“Though nothing can guarantee that virulent ideologies will not infect a country, one vaccine is an open society in which people and ideas move freely and no one is punished for airing dissenting views, including those that seem heretical to polite consensus.” – Steven Pinker, The Better Angels of Our Nature: A History of Violence and Humanity (Great Britain: Penguin Books, 2012), p. 686.

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“It’s safe to say that the pilot of the Enola Gay who dropped the atomic bomb over Hiroshima would not have agreed to immolate a hundred thousand people with a flamethrower one at a time… People cannot wrap their minds around large (or even small) numbers of people in peril, but will readily mobilize to save the life of a single person with a name and a face.” – Steven Pinker, The Better Angels of Our Nature: A History of Violence and Humanity (Great Britain: Penguin Books, 2012), p. 685.

“‘I was only following orders’ is the clichéd defense of accused war criminals. And murderous leaders deliberately organize armies, killing squads, and the bureaucracies behind them in such a way that no single person can feel that his actions are necessary or sufficient for the killings to occur.” – Steven Pinker, The Better Angels of Our Nature: A History of Violence and Humanity (Great Britain: Penguin Books, 2012), p. 685.

“An ideology can provide a satisfying narrative that explains chaotic events and collective misfortunes in a way that flatters the virtue and competence of believers, while being vague or conspiratorial enough to withstand skeptical scrutiny.” – Steven Pinker, The Better Angels of Our Nature: A History of Violence and Humanity (Great Britain: Penguin Books, 2012), p. 672.

“An ideology can be dangerous for several reasons. The infinite good it promises prevents its true believers from cutting a deal. It allows any number of eggs to be broken to make the utopian omelet. And it renders opponents of the ideology infinitely evil and hence deserving of infinite punishment.” – Steven Pinker, The Better Angels of Our Nature: A History of Violence and Humanity (Great Britain: Penguin Books, 2012), p. 671.

“The fact that sadism is an acquired taste is both frightening and hopeful. As a pathway prepared by the motivational systems of the brain, sadism is an ever-present danger to individuals, security forces, or subcultures who take the first step and can proceed to greater depravity in secrecy. Yet it does have to be acquired, and if those first steps are blocked and the rest of the pathway bathed in sunlight, the path to sadism can be foreclosed.” – Steven Pinker, The Better Angels of Our Nature: A History of Violence and Humanity (Great Britain: Penguin Books, 2012), p. 671.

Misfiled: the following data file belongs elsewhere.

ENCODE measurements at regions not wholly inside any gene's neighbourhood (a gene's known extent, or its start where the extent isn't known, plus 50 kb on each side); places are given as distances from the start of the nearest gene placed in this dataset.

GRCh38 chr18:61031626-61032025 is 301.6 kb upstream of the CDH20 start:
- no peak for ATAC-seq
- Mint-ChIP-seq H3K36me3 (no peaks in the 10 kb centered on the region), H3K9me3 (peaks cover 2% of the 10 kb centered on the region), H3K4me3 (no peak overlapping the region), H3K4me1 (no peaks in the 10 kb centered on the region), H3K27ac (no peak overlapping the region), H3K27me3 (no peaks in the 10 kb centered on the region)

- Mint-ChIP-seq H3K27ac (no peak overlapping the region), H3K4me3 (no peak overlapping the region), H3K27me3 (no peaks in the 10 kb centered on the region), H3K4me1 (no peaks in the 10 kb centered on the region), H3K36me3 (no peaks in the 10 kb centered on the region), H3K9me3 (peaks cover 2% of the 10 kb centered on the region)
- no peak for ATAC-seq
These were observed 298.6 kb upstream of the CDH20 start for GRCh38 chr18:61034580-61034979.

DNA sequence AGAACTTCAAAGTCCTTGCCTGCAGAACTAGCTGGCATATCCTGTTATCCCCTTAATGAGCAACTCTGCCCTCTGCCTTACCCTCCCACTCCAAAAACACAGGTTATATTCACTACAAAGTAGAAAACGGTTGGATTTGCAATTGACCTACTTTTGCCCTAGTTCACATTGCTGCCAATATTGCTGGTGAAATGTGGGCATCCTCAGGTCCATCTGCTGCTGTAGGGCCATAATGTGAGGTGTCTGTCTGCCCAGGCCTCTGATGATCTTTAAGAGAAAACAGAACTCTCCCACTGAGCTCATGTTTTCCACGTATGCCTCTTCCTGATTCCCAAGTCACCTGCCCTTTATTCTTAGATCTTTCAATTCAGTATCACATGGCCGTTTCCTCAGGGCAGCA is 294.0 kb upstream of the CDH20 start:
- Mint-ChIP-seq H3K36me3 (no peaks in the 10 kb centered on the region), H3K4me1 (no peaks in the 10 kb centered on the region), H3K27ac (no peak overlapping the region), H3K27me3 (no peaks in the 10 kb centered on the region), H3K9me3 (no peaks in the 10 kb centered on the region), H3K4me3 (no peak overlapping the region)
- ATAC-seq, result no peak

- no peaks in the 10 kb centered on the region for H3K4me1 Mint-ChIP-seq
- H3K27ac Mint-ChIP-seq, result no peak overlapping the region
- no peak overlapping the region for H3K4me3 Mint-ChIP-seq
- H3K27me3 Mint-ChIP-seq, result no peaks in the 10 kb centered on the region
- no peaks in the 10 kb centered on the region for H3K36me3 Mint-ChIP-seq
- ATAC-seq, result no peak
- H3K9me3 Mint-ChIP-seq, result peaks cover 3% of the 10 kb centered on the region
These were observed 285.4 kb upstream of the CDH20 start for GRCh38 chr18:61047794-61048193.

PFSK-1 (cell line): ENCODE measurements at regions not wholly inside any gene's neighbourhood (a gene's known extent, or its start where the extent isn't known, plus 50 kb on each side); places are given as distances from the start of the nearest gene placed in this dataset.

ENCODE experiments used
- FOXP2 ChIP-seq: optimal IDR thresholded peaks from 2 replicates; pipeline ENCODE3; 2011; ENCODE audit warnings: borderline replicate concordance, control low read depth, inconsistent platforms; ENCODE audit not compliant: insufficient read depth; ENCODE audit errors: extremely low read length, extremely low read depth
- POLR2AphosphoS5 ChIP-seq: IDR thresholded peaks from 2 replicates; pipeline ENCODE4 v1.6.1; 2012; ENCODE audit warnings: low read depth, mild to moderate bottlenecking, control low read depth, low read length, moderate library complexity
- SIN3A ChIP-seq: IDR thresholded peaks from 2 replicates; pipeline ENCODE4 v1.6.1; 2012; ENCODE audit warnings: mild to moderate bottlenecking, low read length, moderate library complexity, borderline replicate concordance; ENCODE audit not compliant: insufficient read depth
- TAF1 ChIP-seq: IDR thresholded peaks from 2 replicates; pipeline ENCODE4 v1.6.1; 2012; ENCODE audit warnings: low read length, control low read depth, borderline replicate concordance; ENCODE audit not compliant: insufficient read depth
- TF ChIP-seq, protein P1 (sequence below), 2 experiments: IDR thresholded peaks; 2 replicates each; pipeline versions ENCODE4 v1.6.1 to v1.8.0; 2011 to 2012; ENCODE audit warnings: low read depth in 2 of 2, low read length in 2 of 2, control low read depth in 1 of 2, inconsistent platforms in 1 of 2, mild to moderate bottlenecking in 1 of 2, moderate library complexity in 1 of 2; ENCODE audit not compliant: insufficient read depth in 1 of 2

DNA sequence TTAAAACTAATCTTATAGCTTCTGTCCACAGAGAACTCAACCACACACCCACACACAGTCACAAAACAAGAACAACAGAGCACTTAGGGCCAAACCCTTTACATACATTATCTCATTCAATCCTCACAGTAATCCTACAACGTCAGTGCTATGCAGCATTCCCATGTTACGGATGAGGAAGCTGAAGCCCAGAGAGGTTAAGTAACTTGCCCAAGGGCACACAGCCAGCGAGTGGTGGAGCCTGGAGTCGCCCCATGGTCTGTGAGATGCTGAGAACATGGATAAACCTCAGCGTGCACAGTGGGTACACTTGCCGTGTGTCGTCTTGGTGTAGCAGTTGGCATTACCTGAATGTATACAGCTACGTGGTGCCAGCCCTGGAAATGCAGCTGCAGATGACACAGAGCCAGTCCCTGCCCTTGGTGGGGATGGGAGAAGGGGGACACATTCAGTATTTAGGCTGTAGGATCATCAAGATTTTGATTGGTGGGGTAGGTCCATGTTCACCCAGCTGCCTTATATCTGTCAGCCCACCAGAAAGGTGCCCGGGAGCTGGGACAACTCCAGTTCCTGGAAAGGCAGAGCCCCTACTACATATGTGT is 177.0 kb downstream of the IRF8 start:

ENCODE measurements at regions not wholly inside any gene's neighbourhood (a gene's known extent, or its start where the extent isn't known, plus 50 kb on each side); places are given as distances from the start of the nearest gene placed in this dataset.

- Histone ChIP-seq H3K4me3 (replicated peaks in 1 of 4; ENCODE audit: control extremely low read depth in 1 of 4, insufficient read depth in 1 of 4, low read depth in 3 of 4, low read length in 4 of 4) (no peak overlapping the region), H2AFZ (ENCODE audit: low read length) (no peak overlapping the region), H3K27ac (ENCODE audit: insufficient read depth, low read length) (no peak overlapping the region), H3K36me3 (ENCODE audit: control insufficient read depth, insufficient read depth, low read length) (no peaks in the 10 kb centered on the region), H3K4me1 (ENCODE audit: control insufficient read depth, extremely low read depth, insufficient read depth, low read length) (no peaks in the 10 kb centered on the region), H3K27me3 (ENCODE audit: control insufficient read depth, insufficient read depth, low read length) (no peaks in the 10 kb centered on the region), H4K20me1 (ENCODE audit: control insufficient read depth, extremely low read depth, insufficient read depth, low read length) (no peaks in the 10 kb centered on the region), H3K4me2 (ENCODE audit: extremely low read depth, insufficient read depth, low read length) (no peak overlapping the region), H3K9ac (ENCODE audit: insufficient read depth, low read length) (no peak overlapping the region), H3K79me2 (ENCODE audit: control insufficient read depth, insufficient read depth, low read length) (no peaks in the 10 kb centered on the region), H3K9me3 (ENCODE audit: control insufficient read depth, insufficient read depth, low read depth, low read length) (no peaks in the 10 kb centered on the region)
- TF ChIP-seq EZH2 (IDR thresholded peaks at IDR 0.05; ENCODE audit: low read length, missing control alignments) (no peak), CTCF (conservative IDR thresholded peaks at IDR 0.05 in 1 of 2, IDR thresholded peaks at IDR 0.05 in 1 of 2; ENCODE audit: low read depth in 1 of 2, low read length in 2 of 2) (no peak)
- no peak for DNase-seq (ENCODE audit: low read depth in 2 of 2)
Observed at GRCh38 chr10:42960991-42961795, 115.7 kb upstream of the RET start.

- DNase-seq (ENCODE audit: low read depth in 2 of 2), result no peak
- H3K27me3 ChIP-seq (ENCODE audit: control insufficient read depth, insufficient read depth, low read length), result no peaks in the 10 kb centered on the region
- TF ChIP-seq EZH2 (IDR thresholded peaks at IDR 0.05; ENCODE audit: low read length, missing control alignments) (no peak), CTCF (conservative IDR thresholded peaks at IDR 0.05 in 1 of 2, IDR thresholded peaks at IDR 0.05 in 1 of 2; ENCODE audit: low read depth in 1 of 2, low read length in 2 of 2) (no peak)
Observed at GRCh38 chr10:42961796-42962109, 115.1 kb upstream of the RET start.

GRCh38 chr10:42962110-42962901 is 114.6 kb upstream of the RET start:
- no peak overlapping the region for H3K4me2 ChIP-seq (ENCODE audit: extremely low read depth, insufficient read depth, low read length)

“It’s hard to single out the most heinous form of human depravity…but if genocide is the worst by quantity, sadism might be the worst by quality. The deliberate infliction of pain for no purpose but to enjoy a person’s suffering is not just morally monstrous but intellectually baffling, because in exchange for the agony of the victim the torturer receives no apparent personal or evolutionary benefit. And unlike many other sins, pure sadism is not a guilty pleasure that most people indulge in their fantasy lives…” – Steven Pinker, The Better Angels of Our Nature: A History of Violence and Humanity (Great Britain: Penguin Books, 2012), p. 660.

“The law may be an ass, but it is a disinterested ass, and it can weigh harms without the self-serving distortions of the perpetrator or the victim. Though it is guaranteed that one side will disagree with every decision, the government’s monopoly on force prevents the loser from doing anything about it, and it gives him less reason to want to do something about it, because he is not conceding weakness to his adversary and has less incentive to carry on the fight to restore his honor. The fashion accessories of Justitia, the Roman goddess of justice, express the logic succinctly: (1) scales; (2) blindfold; (3) sword. (Emphasis not added)” – Steven Pinker, The Better Angels of Our Nature: A History of Violence and Humanity (Great Britain: Penguin Books, 2012), p. 649.

“An ability to hold our instincts up to the light, rather than naively accepting their products in our consciousness as just the way things are, is the first step in discounting them when they lead to harmful ends.” – Steven Pinker, The Better Angels of Our Nature: A History of Violence and Humanity (Great Britain: Penguin Books, 2012), p. 638.

“We don’t know what causes what, but biology and history suggest that all else being equal, a world in which women have more influence will be a world with fewer wars.” – Steven Pinker, The Better Angels of Our Nature: A History of Violence and Humanity (Great Britain: Penguin Books, 2012), p. 636.